Fay Ajzenberg-Selove, a nuclear physicist who fought discrimination against women, ultimately became the second female professor at the University of Pennsylvania.
Tikvah Alper was an outstanding radiobiologist who had to overcome many obstacles in her personal and professional life.
Hertha Ayrton was a distinguished British scientist who was the first woman to receive the Hughes Medal of the Royal Society for a scientific work that was exclusively her own. She was committed to suffrage activism and ensuring proper recognition of women’s scientific work.
Although she was a pioneer in the field of radioactivity, Blau, being both female and Jewish, had no hope of a professional career.
Gertrude Scharff Goldhaber was above all a dedicated physicist.
Sulamith Goldhaber and her husband, Gerson, studied for their Master's and doctoral degrees together, and then went on to become one of the most respected American teams in the art and science of nuclear emulsion technology.
Inspired as a little girl by Marie Curie, Joyce Jacobson Kaufman has herself become one of the most distinguished international scientists in the fields of chemistry, physics, biomedicine, and supercomputers.
Born in Breslau, Hedwig Kohn was one of the early woman pioneers in physics. After a narrow escape from Nazi Germany, she went on to teach at Wellesley College and pursue independent research at Duke University in the field of flame spectroscopy, measuring absorption features of atomic species in flames.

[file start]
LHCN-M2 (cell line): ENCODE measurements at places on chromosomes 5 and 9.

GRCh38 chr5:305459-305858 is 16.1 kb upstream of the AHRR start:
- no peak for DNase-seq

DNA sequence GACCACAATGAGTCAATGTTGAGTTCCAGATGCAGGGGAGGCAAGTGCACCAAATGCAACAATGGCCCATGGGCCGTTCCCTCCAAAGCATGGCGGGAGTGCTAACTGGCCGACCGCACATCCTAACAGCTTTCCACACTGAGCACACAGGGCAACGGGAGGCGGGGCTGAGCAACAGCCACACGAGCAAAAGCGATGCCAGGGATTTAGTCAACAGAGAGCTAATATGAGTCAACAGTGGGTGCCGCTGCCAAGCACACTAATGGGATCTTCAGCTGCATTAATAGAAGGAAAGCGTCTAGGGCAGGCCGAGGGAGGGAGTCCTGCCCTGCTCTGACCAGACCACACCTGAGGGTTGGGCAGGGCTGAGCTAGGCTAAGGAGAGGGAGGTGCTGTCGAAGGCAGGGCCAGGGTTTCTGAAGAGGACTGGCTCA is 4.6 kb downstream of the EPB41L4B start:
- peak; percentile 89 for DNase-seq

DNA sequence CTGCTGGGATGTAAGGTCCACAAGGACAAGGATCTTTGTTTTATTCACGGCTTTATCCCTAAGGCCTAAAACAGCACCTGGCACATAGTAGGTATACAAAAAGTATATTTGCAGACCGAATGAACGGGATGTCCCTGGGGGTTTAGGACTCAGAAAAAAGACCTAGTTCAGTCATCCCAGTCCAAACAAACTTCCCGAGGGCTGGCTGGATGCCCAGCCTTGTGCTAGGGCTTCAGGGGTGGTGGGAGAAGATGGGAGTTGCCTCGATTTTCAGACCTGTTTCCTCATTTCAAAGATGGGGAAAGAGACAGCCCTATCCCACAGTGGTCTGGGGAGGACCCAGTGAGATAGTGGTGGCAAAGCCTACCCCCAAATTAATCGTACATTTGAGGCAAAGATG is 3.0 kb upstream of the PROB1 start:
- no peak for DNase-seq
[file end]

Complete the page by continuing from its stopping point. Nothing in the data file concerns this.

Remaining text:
Hilde Levi was an exceptional woman physicist who worked first in Germany and later in her new home country, Denmark, where she became a prominent researcher. She belonged to the second generation of women scientists in Germany, who were able to participate on a relatively equal basis in scientific institutions and in academia.
Frustrated with the way math is taught in schools, Lillian R. Lieber created unconventional, popular books to excite young readers and incite their curiosity.
The dramatic splitting of the atom—“nuclear fission”—was a discovery which changed our world. Yet few know that it was a woman physicist who discovered the power of nuclear energy just after her dramatic escape from Nazi Germany.
Hélène Metzger was a French historian of chemistry and philosopher of science, whose work has remained influential to this day.
Elsa Neumann was the first woman to receive a doctoral degree from the University of Berlin. She became prominent in Berlin’s scientific community, carrying out research for the newly established airship industry. In 1900 Neumann established a highly successful association that gave grants to female students.
Journalist, educator, homemaker, and community stalwart with a Ph.D. in physics, Mattie (née Levi) Rotenberg was born in Toronto to parents who had immigrated as teenagers when Jewish Toronto was a village with a population of barely 2000.
In October 2003 the European Commission published She Figures, a survey on women in science and technology in member countries and associates (including Israel), which cited statistics and other data that provide a basis for measuring the degree of progress towards equality of the sexes in these spheres.
Born into a family with a strong Zionist tradition and pioneer spirit, Ruth Sperling has kept this thread firmly woven through a life dedicated to scientific research. Ruth Sperling's most important scientific achievement was her co-discovery, with her husband, of the 3-D structure of spliceosomes, the cell's "machinery" for chopping up and re-attaching pieces of DNA to create its requisite assortment of functional proteins.
A self-proclaimed “torchbearer for matrix theory,” Olga Taussky-Todd made the previously little-known field essential for scientists and mathematicians.
Rosalyn Yalow had two strikes against her in her effort to become a physicist: She was a Jew and a woman. She persevered, and not only earned a career in science and many awards—including a Nobel Prize—but changed the medical world with the introduction of radioimmunoassay.